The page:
I actually composed this one after watching a large shooting star fall towards snowy peaks across a mountain valley, when I happened to walk out on a veranda at 2:00 in the morning, while visiting my mom & dad’s condo up in Breckenridge Colorado. This was in October 2007, and I half expected to see one. Because, the year before I had stepped out onto their condo veranda on a Sunday night in October, about the same time, only to see a shooting star. A week later I was up in Breckenridge again and on a Saturday, about the same time, the same thing happened again. That was three times in a row, so I began stepping out more often—but alas, it has never happened again.

 

大雪の

人もなく道

神さびた

 

Ohyuki no

hito mo naku michi

kamisabita

 

A big snow

the road void of people

serene

 

Or another translation:

 

A big snow

the empty road

touched by the gods

 

There are a lot of ways we could say kamisabita, and I don’t know if any of them do justice to the word. Kami is god or gods, sabiru can mean mature, or mellow, but it can also mean to rust, and to be lonely. But it can be a very special loneliness connected to the Japanese appreciation of simplicity and the rustic. Sabi, in the latter case, is one of those words that does not have an English equivalent. Another translation for kamisabita is hallowed. Or, I could also use, ‘filled with the gods,’ for the last line.

 

重い雪雲

支えるか

老い松也

 

Omoi yukigumo

sasaeru ka

oimatsu ya

 

the heavy snow clouds

does it hold them up

–the ancient pine tree?!

 

Oimatsu is simply a very old pine, another word would be the aged pine tree. In the initial interpretation of this, it is an aesthetic experience of the tree against the clouds. But old trees and other old things of nature, are especially filled with kami—the shinto gods. As an animist belief system, everything has kami within it, but the old things have come into their own way with there kami spirit. Perhaps we could say that they are so filled with kami that they outwardly manifest that in the gnarls of their trunks and branches and the silent strength such old things portray. To hold up the clouds demonstrates that silent, god-filled sense of strength. We could take it even further though—clear across Eurasia, the tall straight pine trees seem to connect with the World Tree, the Axis Mundi—-the celestial center of the world that pierces from the underworld, into our world, and then into the upper worlds. It is the portal of the divine, where spirit connects to us, and we can possibly connect to spirit. The big giant cedar pines in Japan certainly look as if they could be such a portal and universal center. I have a book called Nippon Shinwa (Stories of the Japanese gods) which has the only true Japanese scriptures—the Kojiki and Nihongi—-in it, and explores and discusses these very old myths. As I recall, there is a Pillar God who is connected with the creation of the structure of the universe—-and seems related to these old cedar pines.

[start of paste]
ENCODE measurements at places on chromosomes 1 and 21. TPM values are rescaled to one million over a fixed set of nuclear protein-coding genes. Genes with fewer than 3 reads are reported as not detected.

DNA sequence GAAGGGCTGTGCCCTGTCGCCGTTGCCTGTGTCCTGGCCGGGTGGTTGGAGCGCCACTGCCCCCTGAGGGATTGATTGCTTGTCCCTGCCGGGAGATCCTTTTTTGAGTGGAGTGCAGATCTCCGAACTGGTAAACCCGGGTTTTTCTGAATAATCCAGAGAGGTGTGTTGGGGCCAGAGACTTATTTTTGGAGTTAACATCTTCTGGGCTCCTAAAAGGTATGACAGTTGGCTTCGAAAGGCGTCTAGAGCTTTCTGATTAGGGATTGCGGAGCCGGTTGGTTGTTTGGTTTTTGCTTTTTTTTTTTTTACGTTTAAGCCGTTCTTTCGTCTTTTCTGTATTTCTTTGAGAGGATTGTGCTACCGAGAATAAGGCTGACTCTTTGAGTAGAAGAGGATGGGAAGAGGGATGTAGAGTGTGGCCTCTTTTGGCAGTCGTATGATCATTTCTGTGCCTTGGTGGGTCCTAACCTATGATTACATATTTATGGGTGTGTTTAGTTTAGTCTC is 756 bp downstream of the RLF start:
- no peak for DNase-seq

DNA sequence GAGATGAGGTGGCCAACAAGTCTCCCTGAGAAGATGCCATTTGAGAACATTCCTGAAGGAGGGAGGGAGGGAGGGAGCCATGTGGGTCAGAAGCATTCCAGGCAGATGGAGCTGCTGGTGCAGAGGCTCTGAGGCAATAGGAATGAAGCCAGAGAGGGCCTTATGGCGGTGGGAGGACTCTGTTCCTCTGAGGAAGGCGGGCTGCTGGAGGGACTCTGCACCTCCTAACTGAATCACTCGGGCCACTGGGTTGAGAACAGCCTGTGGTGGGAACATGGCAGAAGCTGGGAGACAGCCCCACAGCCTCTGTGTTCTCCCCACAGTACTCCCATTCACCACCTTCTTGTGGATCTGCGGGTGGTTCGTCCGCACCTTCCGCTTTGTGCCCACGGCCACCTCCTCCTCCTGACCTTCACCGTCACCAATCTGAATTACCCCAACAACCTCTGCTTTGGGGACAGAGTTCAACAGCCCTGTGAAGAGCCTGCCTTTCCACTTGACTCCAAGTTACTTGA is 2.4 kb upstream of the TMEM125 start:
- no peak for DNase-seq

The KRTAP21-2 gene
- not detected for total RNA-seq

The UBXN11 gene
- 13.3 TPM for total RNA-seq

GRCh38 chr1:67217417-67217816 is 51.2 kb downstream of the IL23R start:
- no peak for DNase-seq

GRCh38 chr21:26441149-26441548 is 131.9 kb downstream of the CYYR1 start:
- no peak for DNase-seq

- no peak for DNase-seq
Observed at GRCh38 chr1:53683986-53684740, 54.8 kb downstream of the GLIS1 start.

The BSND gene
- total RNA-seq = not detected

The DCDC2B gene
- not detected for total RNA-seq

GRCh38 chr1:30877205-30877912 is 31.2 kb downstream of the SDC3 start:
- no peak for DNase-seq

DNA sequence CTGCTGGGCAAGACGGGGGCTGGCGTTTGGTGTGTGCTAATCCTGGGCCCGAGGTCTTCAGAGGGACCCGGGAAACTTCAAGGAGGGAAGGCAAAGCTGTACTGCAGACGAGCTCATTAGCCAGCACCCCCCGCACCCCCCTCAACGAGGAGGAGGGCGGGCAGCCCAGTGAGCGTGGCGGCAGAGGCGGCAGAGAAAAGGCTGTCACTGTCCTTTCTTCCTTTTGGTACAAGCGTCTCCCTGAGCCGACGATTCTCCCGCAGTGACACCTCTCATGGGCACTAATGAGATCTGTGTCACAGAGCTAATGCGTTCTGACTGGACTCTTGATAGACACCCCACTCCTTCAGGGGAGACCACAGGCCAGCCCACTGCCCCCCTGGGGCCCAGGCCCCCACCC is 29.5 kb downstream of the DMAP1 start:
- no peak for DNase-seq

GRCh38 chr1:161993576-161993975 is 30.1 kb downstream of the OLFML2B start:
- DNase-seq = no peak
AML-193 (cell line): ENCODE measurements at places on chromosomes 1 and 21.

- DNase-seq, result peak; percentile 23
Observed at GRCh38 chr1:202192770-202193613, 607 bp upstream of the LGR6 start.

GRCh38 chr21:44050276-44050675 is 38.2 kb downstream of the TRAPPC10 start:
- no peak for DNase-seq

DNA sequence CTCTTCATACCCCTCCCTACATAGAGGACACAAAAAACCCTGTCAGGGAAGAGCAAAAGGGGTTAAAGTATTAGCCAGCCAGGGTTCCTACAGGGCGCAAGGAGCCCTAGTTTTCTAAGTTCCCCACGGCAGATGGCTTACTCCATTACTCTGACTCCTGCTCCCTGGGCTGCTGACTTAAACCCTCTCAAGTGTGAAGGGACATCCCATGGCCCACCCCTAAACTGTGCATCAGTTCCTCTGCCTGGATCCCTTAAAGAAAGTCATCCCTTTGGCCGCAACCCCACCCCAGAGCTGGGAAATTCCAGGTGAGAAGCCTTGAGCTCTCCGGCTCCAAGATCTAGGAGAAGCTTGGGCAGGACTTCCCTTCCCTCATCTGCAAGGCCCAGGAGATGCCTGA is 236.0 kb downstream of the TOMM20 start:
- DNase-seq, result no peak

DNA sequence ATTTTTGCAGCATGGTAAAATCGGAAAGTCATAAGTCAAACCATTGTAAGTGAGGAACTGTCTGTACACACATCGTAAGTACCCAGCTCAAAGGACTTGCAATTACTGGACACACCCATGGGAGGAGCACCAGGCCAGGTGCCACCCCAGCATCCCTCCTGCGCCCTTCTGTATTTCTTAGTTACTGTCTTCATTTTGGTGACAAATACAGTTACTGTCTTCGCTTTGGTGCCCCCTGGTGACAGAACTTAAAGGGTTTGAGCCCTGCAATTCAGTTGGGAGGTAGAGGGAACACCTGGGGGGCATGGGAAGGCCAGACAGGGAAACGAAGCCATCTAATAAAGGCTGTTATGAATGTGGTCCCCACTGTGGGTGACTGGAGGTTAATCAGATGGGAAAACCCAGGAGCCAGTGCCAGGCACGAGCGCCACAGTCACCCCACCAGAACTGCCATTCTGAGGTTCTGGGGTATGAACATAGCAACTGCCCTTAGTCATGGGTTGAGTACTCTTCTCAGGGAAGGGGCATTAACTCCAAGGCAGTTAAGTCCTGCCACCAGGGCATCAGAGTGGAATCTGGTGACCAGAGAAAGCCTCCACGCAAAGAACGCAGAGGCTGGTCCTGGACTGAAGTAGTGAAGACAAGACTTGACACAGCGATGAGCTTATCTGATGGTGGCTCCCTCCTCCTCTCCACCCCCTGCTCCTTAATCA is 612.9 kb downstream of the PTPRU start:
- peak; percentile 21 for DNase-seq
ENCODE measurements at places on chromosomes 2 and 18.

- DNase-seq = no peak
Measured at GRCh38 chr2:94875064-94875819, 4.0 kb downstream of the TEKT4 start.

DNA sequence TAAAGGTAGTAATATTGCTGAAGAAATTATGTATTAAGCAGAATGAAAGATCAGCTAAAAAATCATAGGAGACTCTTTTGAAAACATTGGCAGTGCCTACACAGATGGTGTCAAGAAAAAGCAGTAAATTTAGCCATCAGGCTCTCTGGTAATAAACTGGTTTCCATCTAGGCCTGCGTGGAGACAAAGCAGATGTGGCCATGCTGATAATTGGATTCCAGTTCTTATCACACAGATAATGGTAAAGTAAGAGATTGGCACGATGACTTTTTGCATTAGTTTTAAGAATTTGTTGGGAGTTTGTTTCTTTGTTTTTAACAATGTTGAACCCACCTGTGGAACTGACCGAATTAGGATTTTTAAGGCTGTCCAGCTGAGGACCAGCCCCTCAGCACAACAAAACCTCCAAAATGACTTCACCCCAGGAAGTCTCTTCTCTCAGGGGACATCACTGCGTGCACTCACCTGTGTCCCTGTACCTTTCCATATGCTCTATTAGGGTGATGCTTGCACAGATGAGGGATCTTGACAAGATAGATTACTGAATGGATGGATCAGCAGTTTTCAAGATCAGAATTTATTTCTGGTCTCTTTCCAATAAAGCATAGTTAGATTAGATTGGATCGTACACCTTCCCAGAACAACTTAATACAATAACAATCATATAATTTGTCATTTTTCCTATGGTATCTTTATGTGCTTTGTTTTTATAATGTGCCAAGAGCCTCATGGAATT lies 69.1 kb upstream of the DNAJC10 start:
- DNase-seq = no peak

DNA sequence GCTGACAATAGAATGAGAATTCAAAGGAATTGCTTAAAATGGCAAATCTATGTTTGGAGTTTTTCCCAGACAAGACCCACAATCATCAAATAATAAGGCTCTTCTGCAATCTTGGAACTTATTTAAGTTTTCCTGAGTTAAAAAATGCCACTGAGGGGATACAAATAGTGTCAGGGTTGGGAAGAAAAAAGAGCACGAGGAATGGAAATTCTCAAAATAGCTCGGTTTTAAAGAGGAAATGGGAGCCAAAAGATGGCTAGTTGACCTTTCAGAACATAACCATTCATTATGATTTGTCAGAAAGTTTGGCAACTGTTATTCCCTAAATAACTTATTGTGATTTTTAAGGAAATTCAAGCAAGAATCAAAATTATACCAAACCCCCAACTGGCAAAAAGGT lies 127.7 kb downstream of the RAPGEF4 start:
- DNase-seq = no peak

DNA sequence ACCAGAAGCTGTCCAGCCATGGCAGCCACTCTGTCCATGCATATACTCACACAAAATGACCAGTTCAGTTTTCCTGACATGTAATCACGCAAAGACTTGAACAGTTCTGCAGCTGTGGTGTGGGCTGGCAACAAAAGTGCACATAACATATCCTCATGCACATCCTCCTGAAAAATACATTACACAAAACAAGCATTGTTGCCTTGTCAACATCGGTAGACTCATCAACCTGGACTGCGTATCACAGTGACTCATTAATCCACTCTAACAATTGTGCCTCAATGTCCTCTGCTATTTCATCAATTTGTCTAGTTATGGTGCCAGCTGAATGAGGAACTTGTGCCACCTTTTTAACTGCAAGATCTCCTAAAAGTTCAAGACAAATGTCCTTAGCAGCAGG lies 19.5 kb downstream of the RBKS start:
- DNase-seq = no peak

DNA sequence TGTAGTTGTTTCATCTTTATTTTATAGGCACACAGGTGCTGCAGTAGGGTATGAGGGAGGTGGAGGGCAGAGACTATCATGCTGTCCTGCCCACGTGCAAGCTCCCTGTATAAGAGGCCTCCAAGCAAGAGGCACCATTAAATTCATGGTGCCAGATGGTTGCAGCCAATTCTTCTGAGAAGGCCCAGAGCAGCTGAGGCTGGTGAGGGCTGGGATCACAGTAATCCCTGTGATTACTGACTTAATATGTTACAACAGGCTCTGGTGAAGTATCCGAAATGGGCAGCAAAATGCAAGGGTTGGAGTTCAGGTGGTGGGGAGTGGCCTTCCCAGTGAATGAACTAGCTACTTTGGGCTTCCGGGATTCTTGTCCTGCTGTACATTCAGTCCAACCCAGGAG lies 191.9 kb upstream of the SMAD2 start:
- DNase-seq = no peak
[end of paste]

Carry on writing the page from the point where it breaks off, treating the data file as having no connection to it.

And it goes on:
DEATH POEMS (JISEI)

There is another form of haiku that is special in Japan. Well-known haiku poets, the classic poets, and even modern day poets and haiku enthusiasts will produce one of these, sometimes there is some confusion and there may be 2 or 3 such haiku poems—-but the concept is that a person will only produce ‘one’ such poem in his or her lifetime.